- Date published:
9:33 am, September 13th, 2017 - 27 comments
Categories: housing, im/migration, journalism - Tags: bryan bruce, data, foreign ownership, housing, housing crisis, im/migration
Perhaps a bit lost in all the poll froth last night was the screening of Bryan Bruce’s new documentary (reviewed by Colleen Hawkes on Stuff):
Who owns New Zealand now? The NZ On Air-funded documentary that screened on Three on Tuesday, September 12 confronts the housing crisis head on and it’s an eye-opener.
This doco doesn’t just ask why house prices have soared while our home ownership rate is falling – it also wants to know why we have people sleeping in cars and “rental refugees” in Whangarei.
And this doco wants to know why, when NZ signed up to the United Nations Declaration of Human Rights 70 years ago, are we not keeping one of the fundamental rights we agreed to – adequate housing.
Today, we have a low-wage economy. Since the 1960s wages have increased 59 per cent, but housing has gone up a massive 280 per cent. As Bruce says: “Our market-driven economic system has created huge income inequalities that didn’t exist 30 years ago.”
That’s one key factor. Bruce points out that successive governments have also embraced competition and the deregulation of the banking system, which has had a “dramatic effect on who gets to own their own home today, and who doesn’t”.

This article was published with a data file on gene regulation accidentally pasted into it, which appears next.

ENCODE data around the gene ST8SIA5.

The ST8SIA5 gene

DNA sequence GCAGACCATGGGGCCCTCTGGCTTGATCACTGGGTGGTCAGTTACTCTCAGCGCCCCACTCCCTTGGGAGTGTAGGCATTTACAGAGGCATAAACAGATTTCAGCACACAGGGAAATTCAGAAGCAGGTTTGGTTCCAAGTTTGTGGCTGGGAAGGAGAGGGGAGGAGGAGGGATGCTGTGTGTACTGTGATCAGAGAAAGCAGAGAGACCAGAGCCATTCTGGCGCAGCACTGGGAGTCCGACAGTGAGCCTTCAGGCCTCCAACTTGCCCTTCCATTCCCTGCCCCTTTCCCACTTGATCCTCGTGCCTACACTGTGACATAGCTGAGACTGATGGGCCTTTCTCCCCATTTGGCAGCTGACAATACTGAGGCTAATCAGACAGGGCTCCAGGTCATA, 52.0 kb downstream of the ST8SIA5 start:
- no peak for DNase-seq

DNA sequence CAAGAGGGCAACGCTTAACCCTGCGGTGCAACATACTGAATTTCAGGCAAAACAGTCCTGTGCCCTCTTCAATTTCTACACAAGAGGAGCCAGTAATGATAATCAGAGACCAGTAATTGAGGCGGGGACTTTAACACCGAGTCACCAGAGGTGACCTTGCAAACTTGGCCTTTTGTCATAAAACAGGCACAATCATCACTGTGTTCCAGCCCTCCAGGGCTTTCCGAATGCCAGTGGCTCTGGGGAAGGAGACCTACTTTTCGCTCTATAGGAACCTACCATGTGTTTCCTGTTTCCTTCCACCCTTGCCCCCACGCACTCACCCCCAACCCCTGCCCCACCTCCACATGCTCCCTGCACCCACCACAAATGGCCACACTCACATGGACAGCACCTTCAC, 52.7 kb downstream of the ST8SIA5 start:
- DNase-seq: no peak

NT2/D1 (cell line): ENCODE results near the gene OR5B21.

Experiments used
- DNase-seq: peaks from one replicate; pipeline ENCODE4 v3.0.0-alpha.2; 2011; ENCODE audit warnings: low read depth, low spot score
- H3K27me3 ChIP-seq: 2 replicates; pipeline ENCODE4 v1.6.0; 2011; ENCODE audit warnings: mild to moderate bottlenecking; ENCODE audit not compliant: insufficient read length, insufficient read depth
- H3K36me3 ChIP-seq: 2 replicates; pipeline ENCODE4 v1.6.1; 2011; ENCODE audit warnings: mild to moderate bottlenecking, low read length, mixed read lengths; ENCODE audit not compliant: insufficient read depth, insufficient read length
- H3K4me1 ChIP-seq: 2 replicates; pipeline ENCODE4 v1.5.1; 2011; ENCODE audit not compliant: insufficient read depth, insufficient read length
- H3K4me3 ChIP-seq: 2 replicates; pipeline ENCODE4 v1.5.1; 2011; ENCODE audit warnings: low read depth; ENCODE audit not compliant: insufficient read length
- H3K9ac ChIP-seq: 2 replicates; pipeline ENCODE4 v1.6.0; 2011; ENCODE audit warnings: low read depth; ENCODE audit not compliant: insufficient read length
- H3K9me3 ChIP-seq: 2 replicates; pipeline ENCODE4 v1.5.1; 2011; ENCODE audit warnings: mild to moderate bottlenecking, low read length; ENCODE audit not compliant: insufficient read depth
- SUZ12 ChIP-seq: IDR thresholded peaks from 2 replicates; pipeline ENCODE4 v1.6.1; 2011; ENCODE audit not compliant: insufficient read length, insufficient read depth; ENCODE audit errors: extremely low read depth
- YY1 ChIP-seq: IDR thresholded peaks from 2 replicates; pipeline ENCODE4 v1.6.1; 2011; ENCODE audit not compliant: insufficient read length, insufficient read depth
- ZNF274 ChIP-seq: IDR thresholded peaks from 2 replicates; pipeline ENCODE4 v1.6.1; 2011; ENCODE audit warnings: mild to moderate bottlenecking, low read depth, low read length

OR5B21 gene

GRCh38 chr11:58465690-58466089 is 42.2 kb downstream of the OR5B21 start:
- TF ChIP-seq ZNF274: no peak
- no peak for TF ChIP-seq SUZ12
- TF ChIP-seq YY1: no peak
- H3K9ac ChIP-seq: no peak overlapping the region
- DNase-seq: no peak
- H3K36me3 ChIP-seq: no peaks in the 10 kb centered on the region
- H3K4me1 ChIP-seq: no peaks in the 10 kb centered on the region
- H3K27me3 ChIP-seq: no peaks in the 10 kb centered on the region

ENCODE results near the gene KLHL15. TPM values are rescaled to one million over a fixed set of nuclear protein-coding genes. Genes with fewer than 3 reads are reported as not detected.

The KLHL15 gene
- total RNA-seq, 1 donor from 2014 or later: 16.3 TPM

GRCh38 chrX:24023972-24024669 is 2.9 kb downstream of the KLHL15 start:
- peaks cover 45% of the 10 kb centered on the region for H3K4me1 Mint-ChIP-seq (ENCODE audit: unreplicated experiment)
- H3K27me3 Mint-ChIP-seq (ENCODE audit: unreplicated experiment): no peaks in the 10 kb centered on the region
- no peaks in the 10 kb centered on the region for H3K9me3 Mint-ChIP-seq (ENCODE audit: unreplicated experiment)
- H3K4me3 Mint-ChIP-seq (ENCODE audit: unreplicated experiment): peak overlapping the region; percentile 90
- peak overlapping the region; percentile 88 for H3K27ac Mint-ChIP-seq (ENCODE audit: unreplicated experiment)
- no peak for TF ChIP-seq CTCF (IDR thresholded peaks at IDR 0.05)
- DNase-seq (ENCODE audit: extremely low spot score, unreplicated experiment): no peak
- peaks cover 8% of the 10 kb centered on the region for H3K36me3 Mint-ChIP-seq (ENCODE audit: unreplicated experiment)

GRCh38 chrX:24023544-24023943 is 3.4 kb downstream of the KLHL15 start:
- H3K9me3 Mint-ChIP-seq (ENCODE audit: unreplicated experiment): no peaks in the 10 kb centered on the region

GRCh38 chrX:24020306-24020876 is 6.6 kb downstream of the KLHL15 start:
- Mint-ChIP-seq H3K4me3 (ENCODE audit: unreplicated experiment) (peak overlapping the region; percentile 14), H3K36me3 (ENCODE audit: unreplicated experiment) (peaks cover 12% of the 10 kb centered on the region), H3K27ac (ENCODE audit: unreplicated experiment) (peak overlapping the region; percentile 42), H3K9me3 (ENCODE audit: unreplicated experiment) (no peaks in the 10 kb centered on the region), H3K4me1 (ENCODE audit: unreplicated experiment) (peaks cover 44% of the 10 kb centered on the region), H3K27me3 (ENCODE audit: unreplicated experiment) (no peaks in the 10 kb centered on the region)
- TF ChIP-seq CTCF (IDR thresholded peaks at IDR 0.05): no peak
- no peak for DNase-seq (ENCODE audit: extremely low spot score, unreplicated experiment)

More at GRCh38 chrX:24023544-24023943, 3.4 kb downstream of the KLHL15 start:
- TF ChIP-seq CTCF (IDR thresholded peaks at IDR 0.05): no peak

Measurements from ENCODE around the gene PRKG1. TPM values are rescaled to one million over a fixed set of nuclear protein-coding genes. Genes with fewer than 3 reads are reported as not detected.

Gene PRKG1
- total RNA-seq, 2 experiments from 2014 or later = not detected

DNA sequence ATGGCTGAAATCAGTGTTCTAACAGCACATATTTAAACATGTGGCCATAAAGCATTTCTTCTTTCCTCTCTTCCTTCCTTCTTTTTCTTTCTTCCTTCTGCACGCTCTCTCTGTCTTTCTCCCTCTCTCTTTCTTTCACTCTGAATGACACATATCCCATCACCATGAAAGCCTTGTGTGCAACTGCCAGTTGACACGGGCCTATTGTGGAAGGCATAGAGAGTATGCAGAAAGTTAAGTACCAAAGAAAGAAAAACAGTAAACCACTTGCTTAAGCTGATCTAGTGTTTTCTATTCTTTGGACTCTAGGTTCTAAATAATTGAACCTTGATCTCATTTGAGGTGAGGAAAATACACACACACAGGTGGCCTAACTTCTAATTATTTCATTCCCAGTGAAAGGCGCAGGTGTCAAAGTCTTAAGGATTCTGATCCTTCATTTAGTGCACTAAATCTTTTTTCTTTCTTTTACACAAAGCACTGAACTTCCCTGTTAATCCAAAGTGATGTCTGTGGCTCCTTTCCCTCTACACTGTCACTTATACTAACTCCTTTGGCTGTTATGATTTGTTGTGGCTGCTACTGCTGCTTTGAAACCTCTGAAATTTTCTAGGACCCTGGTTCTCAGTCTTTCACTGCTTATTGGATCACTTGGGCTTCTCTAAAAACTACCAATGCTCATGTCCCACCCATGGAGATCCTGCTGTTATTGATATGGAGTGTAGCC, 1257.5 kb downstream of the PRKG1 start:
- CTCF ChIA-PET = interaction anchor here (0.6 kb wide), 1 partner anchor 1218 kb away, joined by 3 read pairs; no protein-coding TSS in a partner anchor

But there’s another factor that has contributed to the housing crisis, and, you guessed it, it’s immigration.
But just how much of an impact does this have? The figures are all over the place […] There is no data, just a heck of a lot of anecdotal evidence.
One advertisement encouraging vendors to promote their properties to people in China says in 2013 Chinese buyers spent $US37 million on residential property and guess what? New Zealand is the fourth most popular country they search for. (New Zealand is also the fourth most unaffordable city in the world, after Hong Kong, Sydney and Vancouver, and that’s not a coincidence.)
And this is where it gets really interesting. There is no register of foreign buyers. Information from land transfers is collected for tax purposes, but foreign shareholders in companies and trusts buying property in New Zealand go unnoticed.
“The Government is not collecting information on who is buying how much of New Zealand, where, what kind of value or even where these people are coming from.”
EMBRACING ALTERNATIVE SOLUTIONS
But there are alternatives to traditional home ownership, and New Zealand needs to embrace these. …
Read the full piece for plenty more, and catch up with the documentary if you can. A brief interview with Bryan Bruce here.
‘Who owns NZ now?’ – A great doco to watch (you may have to log in or sign up to TV3 online): https://t.co/2YarR8EPWv
— DaveMac (@davemacpherson7) September 12, 2017